[ exact phrase in "" • results by date ]

[ Google-powered • results by relevance ]


News Home

Subscribe to RSS feed

Add NWW headlines to your site (click here)

Sign up for daily updates

Keep Wind Watch online and independent!

Donate $10

Donate $5

Selected Documents

All Documents

Research Links


Press Releases


Publications & Products

Photos & Graphics


Allied Groups

Urging caution as best plan forward  

Credit:  Heather Killen, The Annapolis County Spectator, www.annapoliscountyspectator.ca 30 August 2011 ~~

A group is urging the county to use an once of prevention as it moves towards finalizing details in its plan to allow the development of wind turbines.

Friends for Responsibility in the Economy & Energy (FREE) is urging Annapolis County to take a conservative stance to ensure wind farms won’t adversely impact the quality of life for residents and taxpayers.

The county’s Planning Advisory Committee (PAC) has been revising an interim bylaw to permit wind turbine development in Annapolis County. A series of public meetings were held this summer and based on public input the PAC finalized a draft wind turbine bylaw in August.

According to Steve Lewis, FREE spokesperson, his group is concerned that the recent draft has omissions that could adversely affect the county’s finances and the quality of life for residents in the future.

Lewis said his group would like to see the draft held for further revisions before it reaches the next step, a public hearing. The next regular meeting of the PAC will take place on Sept. 6 at 10 a.m. at the municipal office, while the public hearing for the draft bylaw is tentatively scheduled for late September.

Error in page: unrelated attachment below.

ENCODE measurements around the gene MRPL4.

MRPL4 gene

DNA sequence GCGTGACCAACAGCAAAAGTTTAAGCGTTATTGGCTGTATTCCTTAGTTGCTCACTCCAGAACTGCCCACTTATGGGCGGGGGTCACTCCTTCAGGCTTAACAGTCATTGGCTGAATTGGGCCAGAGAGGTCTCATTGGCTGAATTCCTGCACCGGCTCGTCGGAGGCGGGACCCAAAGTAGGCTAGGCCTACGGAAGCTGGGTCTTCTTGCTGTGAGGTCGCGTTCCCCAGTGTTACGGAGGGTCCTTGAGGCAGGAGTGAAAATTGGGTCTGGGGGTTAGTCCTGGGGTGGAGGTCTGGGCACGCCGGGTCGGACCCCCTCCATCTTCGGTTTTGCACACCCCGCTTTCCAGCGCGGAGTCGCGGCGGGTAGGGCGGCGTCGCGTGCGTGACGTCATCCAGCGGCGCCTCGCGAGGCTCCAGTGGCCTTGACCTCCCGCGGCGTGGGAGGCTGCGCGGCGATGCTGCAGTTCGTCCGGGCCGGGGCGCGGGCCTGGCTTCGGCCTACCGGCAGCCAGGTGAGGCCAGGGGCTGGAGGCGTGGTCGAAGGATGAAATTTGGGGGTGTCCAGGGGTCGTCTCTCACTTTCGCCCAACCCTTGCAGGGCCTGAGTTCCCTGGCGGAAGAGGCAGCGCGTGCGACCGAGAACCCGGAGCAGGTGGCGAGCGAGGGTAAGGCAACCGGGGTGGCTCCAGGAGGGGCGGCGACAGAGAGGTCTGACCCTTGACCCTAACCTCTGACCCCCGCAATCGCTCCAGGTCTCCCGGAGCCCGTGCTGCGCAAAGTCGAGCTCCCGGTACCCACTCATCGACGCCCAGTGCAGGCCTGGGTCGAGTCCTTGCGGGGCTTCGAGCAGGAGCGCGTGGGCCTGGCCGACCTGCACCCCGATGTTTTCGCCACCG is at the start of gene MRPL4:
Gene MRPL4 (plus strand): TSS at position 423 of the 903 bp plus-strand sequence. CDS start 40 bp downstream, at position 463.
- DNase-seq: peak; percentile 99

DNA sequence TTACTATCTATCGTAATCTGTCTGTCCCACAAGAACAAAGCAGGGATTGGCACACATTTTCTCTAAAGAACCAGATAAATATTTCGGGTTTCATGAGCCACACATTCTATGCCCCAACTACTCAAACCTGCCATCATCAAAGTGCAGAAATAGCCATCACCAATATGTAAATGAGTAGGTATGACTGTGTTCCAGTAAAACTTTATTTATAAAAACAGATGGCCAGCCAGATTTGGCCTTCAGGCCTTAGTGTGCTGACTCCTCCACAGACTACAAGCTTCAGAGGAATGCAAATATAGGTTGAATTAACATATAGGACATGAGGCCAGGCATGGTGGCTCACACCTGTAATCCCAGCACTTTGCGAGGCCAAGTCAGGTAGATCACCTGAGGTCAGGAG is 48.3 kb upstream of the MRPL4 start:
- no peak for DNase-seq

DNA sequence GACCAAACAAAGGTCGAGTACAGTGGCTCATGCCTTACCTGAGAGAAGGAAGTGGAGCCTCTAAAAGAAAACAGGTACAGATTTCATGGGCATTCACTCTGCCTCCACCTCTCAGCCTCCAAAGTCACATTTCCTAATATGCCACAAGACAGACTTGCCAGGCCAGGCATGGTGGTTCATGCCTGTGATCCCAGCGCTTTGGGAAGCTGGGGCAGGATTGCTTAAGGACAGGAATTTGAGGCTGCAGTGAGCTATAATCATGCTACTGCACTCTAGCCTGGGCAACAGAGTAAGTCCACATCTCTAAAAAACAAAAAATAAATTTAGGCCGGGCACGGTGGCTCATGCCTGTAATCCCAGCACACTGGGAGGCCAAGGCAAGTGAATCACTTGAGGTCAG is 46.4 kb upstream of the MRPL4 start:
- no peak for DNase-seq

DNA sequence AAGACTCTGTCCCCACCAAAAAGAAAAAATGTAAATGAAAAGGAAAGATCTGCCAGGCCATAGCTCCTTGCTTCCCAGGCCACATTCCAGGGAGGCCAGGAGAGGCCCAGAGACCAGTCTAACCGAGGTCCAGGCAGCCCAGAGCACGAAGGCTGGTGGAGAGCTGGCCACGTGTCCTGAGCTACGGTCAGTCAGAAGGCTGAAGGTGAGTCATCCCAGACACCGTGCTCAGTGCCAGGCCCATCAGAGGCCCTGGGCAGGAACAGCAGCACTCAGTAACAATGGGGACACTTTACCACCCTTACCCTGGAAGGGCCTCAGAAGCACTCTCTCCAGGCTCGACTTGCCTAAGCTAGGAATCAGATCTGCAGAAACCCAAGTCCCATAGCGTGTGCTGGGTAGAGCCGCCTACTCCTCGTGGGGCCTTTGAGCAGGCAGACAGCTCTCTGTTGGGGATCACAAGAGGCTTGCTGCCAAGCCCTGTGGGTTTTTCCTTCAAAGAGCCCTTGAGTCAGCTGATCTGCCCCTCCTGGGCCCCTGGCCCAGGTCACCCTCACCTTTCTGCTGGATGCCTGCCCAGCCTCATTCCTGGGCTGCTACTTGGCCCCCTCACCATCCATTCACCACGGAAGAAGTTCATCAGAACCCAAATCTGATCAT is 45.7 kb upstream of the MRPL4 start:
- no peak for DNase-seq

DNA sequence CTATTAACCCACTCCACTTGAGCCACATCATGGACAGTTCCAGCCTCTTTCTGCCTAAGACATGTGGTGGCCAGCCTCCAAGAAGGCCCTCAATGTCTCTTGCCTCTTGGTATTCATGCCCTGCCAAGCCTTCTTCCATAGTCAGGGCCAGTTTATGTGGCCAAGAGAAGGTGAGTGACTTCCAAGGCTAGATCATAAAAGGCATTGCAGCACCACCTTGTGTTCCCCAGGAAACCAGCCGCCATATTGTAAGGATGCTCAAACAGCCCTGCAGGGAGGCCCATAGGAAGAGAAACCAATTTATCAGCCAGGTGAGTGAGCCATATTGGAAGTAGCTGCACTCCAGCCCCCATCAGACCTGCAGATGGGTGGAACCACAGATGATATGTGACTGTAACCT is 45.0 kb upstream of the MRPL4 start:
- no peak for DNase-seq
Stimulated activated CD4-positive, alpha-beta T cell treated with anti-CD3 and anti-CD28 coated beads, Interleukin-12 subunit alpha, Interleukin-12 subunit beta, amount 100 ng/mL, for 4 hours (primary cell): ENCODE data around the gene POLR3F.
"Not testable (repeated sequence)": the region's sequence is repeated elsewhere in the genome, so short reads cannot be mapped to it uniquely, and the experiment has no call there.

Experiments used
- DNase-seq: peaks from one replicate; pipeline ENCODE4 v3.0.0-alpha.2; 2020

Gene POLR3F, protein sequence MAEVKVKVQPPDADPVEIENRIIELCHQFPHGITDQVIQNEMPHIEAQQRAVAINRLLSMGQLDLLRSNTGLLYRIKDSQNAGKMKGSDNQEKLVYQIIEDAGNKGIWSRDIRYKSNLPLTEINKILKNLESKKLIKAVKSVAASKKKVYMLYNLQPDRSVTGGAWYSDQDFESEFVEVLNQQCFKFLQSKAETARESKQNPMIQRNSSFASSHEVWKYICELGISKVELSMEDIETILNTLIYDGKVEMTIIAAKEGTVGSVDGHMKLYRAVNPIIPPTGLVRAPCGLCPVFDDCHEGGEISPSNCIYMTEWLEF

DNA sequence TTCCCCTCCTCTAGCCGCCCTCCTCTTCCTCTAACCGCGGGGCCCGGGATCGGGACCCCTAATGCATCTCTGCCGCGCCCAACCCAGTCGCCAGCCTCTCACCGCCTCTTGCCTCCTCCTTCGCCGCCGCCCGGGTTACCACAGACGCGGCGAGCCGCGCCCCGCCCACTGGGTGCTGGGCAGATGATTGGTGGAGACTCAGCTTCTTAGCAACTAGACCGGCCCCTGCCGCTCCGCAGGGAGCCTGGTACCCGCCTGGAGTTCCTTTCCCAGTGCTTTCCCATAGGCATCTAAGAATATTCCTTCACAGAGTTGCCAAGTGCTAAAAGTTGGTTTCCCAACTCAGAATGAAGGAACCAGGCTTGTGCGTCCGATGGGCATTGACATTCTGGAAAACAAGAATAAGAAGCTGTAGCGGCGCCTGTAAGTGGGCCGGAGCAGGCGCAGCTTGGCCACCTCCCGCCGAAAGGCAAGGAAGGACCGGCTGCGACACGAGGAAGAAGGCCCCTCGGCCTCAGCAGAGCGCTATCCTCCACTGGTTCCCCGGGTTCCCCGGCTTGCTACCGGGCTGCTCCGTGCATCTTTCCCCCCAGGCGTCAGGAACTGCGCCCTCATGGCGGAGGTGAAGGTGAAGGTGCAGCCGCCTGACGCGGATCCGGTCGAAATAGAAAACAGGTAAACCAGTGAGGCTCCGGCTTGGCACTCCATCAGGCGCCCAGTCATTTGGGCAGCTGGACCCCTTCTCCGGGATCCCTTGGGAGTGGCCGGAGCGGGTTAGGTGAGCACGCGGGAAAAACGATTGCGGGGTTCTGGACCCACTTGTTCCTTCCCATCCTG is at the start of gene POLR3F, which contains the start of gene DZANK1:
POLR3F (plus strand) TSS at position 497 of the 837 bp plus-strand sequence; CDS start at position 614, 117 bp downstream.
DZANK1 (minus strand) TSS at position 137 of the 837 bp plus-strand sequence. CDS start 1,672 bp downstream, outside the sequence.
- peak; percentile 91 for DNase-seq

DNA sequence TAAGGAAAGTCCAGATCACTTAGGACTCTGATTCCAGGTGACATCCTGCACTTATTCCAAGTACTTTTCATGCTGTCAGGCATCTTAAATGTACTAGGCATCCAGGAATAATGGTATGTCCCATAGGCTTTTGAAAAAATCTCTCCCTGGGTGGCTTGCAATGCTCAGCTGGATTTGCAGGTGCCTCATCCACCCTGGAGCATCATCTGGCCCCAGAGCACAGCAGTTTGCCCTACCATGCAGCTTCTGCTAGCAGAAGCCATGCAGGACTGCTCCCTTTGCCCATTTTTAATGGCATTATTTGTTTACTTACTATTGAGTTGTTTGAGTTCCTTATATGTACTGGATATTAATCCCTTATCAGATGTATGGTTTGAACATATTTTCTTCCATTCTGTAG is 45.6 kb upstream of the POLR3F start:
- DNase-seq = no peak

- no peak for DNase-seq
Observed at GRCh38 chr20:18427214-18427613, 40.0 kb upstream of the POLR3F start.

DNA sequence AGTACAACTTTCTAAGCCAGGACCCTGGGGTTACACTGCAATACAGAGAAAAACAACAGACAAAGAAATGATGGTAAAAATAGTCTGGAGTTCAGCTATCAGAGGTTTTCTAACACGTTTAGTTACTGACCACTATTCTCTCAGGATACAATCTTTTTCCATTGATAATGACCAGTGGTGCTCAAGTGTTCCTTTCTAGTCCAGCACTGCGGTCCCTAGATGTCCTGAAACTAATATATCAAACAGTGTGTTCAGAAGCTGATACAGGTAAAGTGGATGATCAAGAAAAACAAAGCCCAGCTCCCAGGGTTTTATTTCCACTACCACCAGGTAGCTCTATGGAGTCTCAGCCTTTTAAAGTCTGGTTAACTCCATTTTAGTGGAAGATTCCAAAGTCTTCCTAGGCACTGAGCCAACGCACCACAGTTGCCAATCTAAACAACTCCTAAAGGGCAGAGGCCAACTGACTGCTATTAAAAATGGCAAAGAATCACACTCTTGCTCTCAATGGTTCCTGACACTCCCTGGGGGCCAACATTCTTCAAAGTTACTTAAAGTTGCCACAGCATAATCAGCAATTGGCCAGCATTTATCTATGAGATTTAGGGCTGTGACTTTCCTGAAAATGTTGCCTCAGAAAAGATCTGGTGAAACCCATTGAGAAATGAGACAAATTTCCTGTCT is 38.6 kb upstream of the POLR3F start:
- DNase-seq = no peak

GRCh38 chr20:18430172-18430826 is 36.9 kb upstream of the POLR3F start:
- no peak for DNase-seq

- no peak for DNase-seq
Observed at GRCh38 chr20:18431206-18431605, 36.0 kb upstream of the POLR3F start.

“We are supportive of alternative energy, but only if will not put landowners and taxpayers at risk,” says Lewis. “We believe they’ve missed a few things and we want to ensure this is done in a way that doesn’t cause pain down the road. We need to take a serious second look before it goes any further.”

Lewis encourages all county residents to consider what’s at stake and how today’s plans can affect the future. Among the chief priorities is ensuring there is an insurance bond to protect landowners and taxpayers from possible decommissioning costs in the future.

The group also wants a written guarantee that the developer will be required to pay its share of municipal taxes. Lewis added it should be recognized that any special exemptions or conditions granted to one developer won’t set precedence for others and extend to future agreements.

Their ultimate goal is to ensure the best interests of residents and taxpayer, not to discourage the development of wind farms, he said.

Under the current wording, decommissioning and site restoration costs are outlined in a private agreement between the property owner and the operator/developer without requiring a bond or other financial security.

Lewis says this could be a problem for taxpayers in the future. If the company goes bankrupt or sells the wind farm, and if the landowner does not have sufficient funds, an assurance needs to be in place so taxpayers won’t be responsible for the cost of removal of infrastructure.

Another needed amendment to protect taxpayers is to stipulate the wind farm developer/operator is not eligible for future tax-exempt status in the future. And finally the bylaw must be written in a way that any code exemptions granted to one developer aren’t precedent-setting for any future wind farms, Lewis added.

For more information on FREE, visit http://annapolisfree.webs.com; To view the county’s draft Wind Turbine Land Use Bylaw and Draft: Wind Turbine, Municipal Planning Strategy, visit http://www.annapoliscounty.ns.ca/development/developmentcontrol.html

Source:  Heather Killen, The Annapolis County Spectator, www.annapoliscountyspectator.ca 30 August 2011

This article is the work of the source indicated. Any opinions expressed in it are not necessarily those of National Wind Watch.

The copyright of this article resides with the author or publisher indicated. As part of its noncommercial effort to present the environmental, social, scientific, and economic issues of large-scale wind power development to a global audience seeking such information, National Wind Watch endeavors to observe “fair use” as provided for in section 107 of U.S. Copyright Law and similar “fair dealing” provisions of the copyright laws of other nations. Send requests to excerpt, general inquiries, and comments via e-mail.

Wind Watch relies entirely
on User Funding
Donate $5 PayPal Donate


News Watch Home

Get the Facts Follow Wind Watch on Twitter

Wind Watch on Facebook


© National Wind Watch, Inc.
Use of copyrighted material adheres to Fair Use.
"Wind Watch" is a registered trademark.